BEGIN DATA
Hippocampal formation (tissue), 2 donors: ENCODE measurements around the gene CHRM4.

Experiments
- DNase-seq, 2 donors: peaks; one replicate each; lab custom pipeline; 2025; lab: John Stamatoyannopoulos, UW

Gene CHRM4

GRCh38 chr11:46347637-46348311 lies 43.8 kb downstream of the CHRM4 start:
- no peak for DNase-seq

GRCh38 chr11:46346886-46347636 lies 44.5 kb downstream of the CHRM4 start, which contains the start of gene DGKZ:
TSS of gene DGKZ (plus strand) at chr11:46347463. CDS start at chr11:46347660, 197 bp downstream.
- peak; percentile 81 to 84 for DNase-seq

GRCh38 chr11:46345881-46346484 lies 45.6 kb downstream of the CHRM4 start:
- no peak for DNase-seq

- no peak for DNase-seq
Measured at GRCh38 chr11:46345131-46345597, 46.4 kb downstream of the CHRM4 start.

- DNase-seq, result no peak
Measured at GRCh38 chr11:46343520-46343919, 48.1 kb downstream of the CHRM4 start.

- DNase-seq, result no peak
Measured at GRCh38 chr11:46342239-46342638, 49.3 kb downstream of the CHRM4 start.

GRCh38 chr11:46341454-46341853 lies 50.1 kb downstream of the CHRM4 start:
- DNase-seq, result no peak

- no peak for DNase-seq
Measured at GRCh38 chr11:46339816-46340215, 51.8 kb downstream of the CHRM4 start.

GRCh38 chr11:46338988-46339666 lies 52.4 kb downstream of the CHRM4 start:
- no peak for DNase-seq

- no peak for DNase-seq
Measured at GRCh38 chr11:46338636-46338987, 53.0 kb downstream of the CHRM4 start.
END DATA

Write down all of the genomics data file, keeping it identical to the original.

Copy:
Hippocampal formation (tissue), 2 donors: ENCODE measurements around the gene CHRM4.

Experiments
- DNase-seq, 2 donors: peaks; one replicate each; lab custom pipeline; 2025; lab: John Stamatoyannopoulos, UW

Gene CHRM4

GRCh38 chr11:46347637-46348311 lies 43.8 kb downstream of the CHRM4 start:
- no peak for DNase-seq

GRCh38 chr11:46346886-46347636 lies 44.5 kb downstream of the CHRM4 start, which contains the start of gene DGKZ:
TSS of gene DGKZ (plus strand) at chr11:46347463. CDS start at chr11:46347660, 197 bp downstream.
- peak; percentile 81 to 84 for DNase-seq

GRCh38 chr11:46345881-46346484 lies 45.6 kb downstream of the CHRM4 start:
- no peak for DNase-seq

- no peak for DNase-seq
Measured at GRCh38 chr11:46345131-46345597, 46.4 kb downstream of the CHRM4 start.

- DNase-seq, result no peak
Measured at GRCh38 chr11:46343520-46343919, 48.1 kb downstream of the CHRM4 start.

- DNase-seq, result no peak
Measured at GRCh38 chr11:46342239-46342638, 49.3 kb downstream of the CHRM4 start.

GRCh38 chr11:46341454-46341853 lies 50.1 kb downstream of the CHRM4 start:
- DNase-seq, result no peak

- no peak for DNase-seq
Measured at GRCh38 chr11:46339816-46340215, 51.8 kb downstream of the CHRM4 start.

GRCh38 chr11:46338988-46339666 lies 52.4 kb downstream of the CHRM4 start:
- no peak for DNase-seq

- no peak for DNase-seq
Measured at GRCh38 chr11:46338636-46338987, 53.0 kb downstream of the CHRM4 start.